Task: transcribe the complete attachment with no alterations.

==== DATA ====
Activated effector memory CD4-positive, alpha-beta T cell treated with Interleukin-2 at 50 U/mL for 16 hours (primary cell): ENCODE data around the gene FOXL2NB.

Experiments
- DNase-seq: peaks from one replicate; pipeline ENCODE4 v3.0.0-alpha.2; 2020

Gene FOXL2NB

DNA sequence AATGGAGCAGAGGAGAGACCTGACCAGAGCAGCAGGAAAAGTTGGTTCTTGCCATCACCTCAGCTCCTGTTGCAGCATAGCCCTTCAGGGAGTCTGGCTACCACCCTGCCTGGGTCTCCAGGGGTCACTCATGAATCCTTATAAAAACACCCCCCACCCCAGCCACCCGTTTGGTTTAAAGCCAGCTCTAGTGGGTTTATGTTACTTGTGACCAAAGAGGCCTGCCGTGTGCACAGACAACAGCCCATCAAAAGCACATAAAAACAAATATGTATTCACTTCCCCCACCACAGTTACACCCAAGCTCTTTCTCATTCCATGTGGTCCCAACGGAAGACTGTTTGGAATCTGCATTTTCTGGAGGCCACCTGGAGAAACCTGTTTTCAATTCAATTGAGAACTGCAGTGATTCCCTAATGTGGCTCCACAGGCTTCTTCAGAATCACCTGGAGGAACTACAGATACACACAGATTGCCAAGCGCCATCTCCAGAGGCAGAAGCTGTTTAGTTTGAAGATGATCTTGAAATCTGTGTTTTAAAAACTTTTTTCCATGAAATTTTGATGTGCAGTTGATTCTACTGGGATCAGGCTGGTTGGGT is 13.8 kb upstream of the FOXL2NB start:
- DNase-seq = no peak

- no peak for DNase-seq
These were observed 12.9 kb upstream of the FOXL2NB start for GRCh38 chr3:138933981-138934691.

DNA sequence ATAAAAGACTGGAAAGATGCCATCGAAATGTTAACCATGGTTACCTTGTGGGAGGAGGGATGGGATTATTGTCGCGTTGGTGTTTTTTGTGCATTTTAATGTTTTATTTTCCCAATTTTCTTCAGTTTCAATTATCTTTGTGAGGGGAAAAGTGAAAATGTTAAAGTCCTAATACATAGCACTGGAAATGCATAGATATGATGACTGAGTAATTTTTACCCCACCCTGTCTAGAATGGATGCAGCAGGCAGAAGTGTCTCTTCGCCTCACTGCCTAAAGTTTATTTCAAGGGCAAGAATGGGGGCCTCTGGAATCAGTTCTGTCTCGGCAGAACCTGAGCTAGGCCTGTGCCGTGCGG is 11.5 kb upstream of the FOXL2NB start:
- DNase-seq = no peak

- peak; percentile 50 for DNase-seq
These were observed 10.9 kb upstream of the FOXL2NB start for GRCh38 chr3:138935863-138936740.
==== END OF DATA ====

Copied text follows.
Activated effector memory CD4-positive, alpha-beta T cell treated with Interleukin-2 at 50 U/mL for 16 hours (primary cell): ENCODE data around the gene FOXL2NB.

Experiments
- DNase-seq: peaks from one replicate; pipeline ENCODE4 v3.0.0-alpha.2; 2020

Gene FOXL2NB

DNA sequence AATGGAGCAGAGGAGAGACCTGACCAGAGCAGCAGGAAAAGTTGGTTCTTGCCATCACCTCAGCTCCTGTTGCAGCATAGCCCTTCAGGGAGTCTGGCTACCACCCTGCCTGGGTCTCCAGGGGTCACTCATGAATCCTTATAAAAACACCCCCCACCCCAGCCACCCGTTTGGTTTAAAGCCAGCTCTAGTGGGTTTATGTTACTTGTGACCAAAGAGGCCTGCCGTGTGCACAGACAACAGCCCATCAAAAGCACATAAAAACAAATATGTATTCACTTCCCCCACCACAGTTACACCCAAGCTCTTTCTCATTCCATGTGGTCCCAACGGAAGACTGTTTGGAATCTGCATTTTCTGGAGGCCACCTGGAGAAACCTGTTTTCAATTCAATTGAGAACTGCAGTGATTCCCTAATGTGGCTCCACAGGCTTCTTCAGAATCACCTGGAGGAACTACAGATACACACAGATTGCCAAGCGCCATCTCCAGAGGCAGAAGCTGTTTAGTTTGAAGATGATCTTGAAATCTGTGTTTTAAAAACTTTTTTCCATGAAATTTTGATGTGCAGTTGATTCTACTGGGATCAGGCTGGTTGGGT is 13.8 kb upstream of the FOXL2NB start:
- DNase-seq = no peak

- no peak for DNase-seq
These were observed 12.9 kb upstream of the FOXL2NB start for GRCh38 chr3:138933981-138934691.

DNA sequence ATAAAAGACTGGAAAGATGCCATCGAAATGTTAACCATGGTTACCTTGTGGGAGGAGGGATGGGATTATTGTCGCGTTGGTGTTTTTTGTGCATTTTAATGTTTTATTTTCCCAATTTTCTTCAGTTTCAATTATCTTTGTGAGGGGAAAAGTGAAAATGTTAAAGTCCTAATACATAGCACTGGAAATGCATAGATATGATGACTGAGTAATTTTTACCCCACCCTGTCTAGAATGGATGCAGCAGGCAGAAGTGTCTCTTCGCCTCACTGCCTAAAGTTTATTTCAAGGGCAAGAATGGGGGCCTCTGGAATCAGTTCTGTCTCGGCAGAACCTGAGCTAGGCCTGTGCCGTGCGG is 11.5 kb upstream of the FOXL2NB start:
- DNase-seq = no peak

- peak; percentile 50 for DNase-seq
These were observed 10.9 kb upstream of the FOXL2NB start for GRCh38 chr3:138935863-138936740.